*.vmss file – This file is created when a VM is put into Suspend (pause) mode and is used to save the suspend state. It is basically a copy of the VM’s RAM and will be a few megabytes larger than the maximum RAM memory allocated to the VM. If you delete this file while the VM is in a suspend state It will start the VM from a normal boot up instead of starting the vm from the state it was when it was suspended. This file is not automatically deleted when the VM is brought out of Suspend mode. Like the Vswp file this file will only be deleted when the VM is powered off (not rebooted). If a Vmss file exists from a previous suspend and the VM is suspended again then the previous file is re-used for the subsequent suspensions. Also note that if a vswp file is present it is deleted when a VM is suspended and then re-created when the VM is powered on again. The reason for this is that the VM is essentially powered off in the suspend state, it’s RAM contents are just preserved in the vmss file so it can be quickly powered back on.

 

*.log file – This is the file that keeps a log of the virtual machine activity and is useful in troubleshooting virtual machine problems. Every time a VM is powered off and then back on a new log file is created. The current log file for the VM is always vmware.log. The older log filesare incremented with a -# in the filename and up to 6 of them will be retained. (ie. vmware-4.log) The older .log files are always deleteable at will, the latest .log file can be deleted when the VM is powered off. As the log files do not take much disk space, most administrators let them be

*.vmxf file – This is a supplemental configuration file in text format for virtual machines that are in a team. Note that the .vmxf file remains if a virtual machine is removed from the team. Teaming virtual machines is a Vmware Workstation feature and includes the ability to designate multiple virtual machines as a team, which administrators can then power on and off, suspend and resume as a single object — making it particularly useful for testing client-server environments. This file still exists with ESX server virtual machines but only for compatibility purposes with Workstation.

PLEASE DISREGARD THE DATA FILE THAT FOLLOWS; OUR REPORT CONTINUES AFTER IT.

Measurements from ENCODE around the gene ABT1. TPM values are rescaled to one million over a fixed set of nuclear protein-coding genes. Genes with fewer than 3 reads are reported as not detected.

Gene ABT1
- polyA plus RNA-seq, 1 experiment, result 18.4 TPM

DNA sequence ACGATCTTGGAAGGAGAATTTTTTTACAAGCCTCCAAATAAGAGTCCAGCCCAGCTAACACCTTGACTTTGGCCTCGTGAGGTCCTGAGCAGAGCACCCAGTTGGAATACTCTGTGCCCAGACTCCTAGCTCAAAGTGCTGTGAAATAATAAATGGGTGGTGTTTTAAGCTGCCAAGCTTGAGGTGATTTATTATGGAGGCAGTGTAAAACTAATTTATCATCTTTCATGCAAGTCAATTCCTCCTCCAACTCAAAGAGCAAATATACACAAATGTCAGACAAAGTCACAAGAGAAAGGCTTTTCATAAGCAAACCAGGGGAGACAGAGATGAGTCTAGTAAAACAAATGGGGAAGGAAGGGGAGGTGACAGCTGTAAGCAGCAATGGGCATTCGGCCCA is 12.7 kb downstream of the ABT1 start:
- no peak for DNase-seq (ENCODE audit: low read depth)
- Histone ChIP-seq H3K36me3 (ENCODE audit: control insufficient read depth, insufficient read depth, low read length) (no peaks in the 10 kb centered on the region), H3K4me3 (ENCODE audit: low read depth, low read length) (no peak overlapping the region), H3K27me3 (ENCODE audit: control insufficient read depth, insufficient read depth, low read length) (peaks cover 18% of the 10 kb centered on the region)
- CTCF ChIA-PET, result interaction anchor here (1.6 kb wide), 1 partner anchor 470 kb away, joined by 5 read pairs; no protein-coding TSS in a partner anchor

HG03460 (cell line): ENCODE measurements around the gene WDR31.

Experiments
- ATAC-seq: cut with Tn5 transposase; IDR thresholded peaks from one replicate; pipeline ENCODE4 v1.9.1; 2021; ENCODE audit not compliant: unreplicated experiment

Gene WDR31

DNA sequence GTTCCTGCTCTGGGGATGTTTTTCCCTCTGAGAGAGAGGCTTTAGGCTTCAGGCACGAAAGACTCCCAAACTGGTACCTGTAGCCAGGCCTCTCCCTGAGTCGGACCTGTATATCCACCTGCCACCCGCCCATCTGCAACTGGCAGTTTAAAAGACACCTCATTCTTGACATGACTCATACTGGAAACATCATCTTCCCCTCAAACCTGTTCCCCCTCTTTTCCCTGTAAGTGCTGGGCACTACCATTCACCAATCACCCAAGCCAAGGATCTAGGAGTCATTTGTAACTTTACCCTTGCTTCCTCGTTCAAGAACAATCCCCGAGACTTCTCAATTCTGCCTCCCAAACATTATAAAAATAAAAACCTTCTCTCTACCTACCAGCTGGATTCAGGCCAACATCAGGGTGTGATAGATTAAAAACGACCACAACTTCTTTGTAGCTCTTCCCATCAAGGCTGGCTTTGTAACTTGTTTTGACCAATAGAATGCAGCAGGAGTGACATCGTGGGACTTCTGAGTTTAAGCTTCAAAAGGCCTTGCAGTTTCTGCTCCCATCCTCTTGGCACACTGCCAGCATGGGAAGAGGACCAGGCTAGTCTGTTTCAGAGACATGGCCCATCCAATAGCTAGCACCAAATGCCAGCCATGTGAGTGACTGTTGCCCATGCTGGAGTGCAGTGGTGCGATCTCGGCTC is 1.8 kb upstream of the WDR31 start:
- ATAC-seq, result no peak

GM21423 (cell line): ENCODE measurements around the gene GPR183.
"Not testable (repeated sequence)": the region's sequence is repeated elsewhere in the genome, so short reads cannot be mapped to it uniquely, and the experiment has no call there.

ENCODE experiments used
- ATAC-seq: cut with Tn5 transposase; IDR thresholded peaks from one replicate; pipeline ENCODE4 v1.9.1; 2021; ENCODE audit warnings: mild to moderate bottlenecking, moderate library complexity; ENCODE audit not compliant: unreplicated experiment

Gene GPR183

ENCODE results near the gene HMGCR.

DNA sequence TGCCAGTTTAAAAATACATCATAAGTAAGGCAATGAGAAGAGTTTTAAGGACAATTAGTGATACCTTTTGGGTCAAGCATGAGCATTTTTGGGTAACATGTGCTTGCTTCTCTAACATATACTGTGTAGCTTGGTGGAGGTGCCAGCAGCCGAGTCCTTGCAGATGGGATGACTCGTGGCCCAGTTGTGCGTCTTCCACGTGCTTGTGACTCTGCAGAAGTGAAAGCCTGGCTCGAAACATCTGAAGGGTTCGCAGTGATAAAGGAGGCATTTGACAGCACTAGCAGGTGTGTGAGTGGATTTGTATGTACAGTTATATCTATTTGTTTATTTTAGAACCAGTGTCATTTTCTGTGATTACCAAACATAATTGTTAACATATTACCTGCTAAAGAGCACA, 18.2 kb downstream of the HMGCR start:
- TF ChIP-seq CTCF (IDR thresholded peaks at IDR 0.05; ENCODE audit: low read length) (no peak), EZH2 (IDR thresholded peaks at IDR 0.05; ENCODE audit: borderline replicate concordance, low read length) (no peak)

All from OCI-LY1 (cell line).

*.vmsd file – This file is used to store metadata and information about snapshots. This file is in text format and will contain information such as the snapshot display name, uid, disk file name, etc. It is initially a 0 byte file until you create your first snapshot of a VM and from that point it will populate the file and continue to update it whenever new snapshots are taken. This file does not cleanup completely after snapshots are taken. Once you delete a snapshot it will still leave the fields in the file for each snapshot and just increment the uid and set the name to “Consolidate Helper” presumably to be used with Consolidated Backups

*.vmsn file – This is the snapshot state file, which stores the exact running state of a virtual machine at the time you take that snapshot. This file will either be small or large depending on if you select to preserve the VM’s memory as part of the snapshot. If you do choose to preserve the VM’s memory then this file will be a view megabytes larger then the maximum RAM memory allocated to the VM. This file is similar to the vmss (Suspend) file. A vmsn file will be created for each snapshot taken on the VM, these files are automatically deleted when the snapshot is removed.